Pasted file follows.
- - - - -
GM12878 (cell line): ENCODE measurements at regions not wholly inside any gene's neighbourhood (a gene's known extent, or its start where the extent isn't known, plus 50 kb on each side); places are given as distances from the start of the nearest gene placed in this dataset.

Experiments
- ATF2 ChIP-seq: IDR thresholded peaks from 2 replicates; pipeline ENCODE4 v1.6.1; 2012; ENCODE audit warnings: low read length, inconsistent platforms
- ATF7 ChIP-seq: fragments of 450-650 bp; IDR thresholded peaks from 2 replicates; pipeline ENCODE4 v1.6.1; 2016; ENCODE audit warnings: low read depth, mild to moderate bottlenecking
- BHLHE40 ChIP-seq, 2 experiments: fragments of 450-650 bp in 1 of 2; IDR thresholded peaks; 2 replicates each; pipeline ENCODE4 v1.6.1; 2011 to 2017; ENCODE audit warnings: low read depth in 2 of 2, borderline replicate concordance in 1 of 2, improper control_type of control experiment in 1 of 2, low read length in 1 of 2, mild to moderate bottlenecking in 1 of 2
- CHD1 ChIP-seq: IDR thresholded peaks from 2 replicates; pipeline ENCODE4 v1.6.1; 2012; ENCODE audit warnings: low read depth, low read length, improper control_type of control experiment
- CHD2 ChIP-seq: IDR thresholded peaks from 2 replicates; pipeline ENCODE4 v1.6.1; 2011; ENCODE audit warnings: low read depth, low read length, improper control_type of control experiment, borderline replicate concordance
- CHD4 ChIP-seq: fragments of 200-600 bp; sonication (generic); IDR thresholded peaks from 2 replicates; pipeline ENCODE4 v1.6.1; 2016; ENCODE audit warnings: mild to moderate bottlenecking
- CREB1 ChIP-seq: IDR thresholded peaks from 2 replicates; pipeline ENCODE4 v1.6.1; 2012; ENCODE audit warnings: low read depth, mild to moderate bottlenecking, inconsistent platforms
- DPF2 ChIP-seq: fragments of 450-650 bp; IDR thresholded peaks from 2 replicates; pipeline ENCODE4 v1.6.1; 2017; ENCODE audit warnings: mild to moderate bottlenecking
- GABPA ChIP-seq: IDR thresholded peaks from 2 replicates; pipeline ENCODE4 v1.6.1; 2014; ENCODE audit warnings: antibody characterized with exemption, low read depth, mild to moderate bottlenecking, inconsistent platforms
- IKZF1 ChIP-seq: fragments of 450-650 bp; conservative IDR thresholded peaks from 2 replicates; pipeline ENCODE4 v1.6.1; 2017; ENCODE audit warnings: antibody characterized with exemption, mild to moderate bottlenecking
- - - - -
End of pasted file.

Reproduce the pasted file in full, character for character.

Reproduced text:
GM12878 (cell line): ENCODE measurements at regions not wholly inside any gene's neighbourhood (a gene's known extent, or its start where the extent isn't known, plus 50 kb on each side); places are given as distances from the start of the nearest gene placed in this dataset.

Experiments
- ATF2 ChIP-seq: IDR thresholded peaks from 2 replicates; pipeline ENCODE4 v1.6.1; 2012; ENCODE audit warnings: low read length, inconsistent platforms
- ATF7 ChIP-seq: fragments of 450-650 bp; IDR thresholded peaks from 2 replicates; pipeline ENCODE4 v1.6.1; 2016; ENCODE audit warnings: low read depth, mild to moderate bottlenecking
- BHLHE40 ChIP-seq, 2 experiments: fragments of 450-650 bp in 1 of 2; IDR thresholded peaks; 2 replicates each; pipeline ENCODE4 v1.6.1; 2011 to 2017; ENCODE audit warnings: low read depth in 2 of 2, borderline replicate concordance in 1 of 2, improper control_type of control experiment in 1 of 2, low read length in 1 of 2, mild to moderate bottlenecking in 1 of 2
- CHD1 ChIP-seq: IDR thresholded peaks from 2 replicates; pipeline ENCODE4 v1.6.1; 2012; ENCODE audit warnings: low read depth, low read length, improper control_type of control experiment
- CHD2 ChIP-seq: IDR thresholded peaks from 2 replicates; pipeline ENCODE4 v1.6.1; 2011; ENCODE audit warnings: low read depth, low read length, improper control_type of control experiment, borderline replicate concordance
- CHD4 ChIP-seq: fragments of 200-600 bp; sonication (generic); IDR thresholded peaks from 2 replicates; pipeline ENCODE4 v1.6.1; 2016; ENCODE audit warnings: mild to moderate bottlenecking
- CREB1 ChIP-seq: IDR thresholded peaks from 2 replicates; pipeline ENCODE4 v1.6.1; 2012; ENCODE audit warnings: low read depth, mild to moderate bottlenecking, inconsistent platforms
- DPF2 ChIP-seq: fragments of 450-650 bp; IDR thresholded peaks from 2 replicates; pipeline ENCODE4 v1.6.1; 2017; ENCODE audit warnings: mild to moderate bottlenecking
- GABPA ChIP-seq: IDR thresholded peaks from 2 replicates; pipeline ENCODE4 v1.6.1; 2014; ENCODE audit warnings: antibody characterized with exemption, low read depth, mild to moderate bottlenecking, inconsistent platforms
- IKZF1 ChIP-seq: fragments of 450-650 bp; conservative IDR thresholded peaks from 2 replicates; pipeline ENCODE4 v1.6.1; 2017; ENCODE audit warnings: antibody characterized with exemption, mild to moderate bottlenecking